Patti McGill Peterson Center for International and Intercultural Studies
The spring semester of my junior year at St. Lawrence I spent in Tuscania, Italy. When Italy comes to mind, in the middle of the images of fine wine and robust pasta dishes, Renaissance art is generally among the first things that pop into your head. And I, as well, saw the semester in Italy as the perfect opportunity to further research I had already begun my sophomore year dealing with Renaissance art in combination with the field of anatomical illustration. I had begun this research in The Scientific Revolution, as class taught by Dr. Karen Johnson. We had been prompted to discover a way in which the science that was being newly discovered during the Scientific Revolution affected other disciplines. The advancements that were made during this period in the field of human anatomy were monumental and provided the first looks under the skin for an accurate picture of human composition.I was interested in observing the art work done by Italian Renaissance artists that were known for their in-depth study of human anatomy. I traveled from Tuscania to the Museo del Bargello, in Florence, Italy, to visit Andrea Verrocchio’s “David” in person. I studied the sculpture for evidence of anatomical knowledge and precision in its compositional detail. The chance to see a work in person versus a photograph is really night and day in terms of analysis. This is especially true in the case of a 3D bronze sculpture. The photos don’t catch the delicate reproduction of the veins under the skin and slight variations in muscle tone.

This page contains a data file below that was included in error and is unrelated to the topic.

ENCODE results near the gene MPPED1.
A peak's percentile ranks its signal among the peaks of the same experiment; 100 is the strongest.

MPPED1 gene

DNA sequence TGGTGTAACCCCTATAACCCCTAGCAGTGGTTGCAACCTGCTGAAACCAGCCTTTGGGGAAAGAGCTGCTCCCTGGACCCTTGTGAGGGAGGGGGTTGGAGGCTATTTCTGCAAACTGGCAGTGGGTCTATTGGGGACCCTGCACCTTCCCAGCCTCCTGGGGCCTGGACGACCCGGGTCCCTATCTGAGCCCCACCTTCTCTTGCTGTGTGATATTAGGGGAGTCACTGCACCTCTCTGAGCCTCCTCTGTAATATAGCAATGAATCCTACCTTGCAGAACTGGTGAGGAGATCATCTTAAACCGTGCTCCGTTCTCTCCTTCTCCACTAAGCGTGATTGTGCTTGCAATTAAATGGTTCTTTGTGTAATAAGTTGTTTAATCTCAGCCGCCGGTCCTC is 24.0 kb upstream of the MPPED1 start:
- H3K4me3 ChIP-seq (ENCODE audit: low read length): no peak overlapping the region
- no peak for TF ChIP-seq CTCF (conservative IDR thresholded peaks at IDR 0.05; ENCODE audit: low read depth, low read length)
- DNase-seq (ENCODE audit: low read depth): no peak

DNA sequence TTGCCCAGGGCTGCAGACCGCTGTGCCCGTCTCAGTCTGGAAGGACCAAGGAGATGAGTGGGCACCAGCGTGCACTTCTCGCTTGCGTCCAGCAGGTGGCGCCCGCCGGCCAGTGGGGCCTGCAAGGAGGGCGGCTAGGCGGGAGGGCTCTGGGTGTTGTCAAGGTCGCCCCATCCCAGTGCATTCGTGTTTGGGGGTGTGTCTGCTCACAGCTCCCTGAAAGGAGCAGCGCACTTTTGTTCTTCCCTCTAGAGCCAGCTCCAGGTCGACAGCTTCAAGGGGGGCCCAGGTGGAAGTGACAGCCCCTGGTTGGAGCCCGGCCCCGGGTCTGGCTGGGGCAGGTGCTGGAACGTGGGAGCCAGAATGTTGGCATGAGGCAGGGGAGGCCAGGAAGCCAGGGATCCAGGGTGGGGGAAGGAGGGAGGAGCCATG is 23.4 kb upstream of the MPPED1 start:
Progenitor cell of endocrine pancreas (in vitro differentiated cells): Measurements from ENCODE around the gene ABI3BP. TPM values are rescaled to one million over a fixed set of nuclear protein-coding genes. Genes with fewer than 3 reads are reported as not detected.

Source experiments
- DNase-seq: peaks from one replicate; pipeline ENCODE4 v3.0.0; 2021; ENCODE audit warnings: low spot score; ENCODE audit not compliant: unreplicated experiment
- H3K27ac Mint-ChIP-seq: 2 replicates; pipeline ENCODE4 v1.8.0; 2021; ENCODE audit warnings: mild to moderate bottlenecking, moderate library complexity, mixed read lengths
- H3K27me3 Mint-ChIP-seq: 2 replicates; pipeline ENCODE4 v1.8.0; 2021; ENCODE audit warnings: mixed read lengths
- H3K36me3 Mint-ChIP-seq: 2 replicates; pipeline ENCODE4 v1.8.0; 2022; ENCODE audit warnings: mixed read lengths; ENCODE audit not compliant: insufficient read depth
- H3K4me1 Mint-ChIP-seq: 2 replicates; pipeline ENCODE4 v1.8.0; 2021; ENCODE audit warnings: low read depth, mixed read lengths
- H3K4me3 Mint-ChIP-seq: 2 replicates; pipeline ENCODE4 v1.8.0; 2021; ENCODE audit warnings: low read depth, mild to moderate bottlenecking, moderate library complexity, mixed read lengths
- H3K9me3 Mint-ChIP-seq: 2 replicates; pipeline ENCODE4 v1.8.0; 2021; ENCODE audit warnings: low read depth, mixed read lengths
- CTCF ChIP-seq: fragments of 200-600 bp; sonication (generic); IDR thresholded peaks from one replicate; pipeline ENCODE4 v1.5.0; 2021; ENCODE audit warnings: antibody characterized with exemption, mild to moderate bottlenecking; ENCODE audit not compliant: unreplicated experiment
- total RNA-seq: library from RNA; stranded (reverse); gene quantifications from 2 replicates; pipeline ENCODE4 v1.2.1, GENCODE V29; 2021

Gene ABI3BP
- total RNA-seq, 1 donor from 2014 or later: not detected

The second phase of my research was to be a visit to the Museum of Human Anatomy, located in Pisa, Italy. I traveled to Pisa at two points during the semester, each time with the mission of finding this museum. On the first trip, I found the Institute of Human Anatomy but at the wrong time. So the second trip I knew right where to go. However, things did not go as planned and after an hour of conversation in broken Italian and three phone calls, I was turned away and told that there was no museum for me to visit. I left with my feet dragging, but no less excited about the chance to see Verrocchio’s “David.”
I am grateful for the generous donation from the Clare Marie Rogers Matthews Memorial to fund this opportunity to enrich my abroad experience.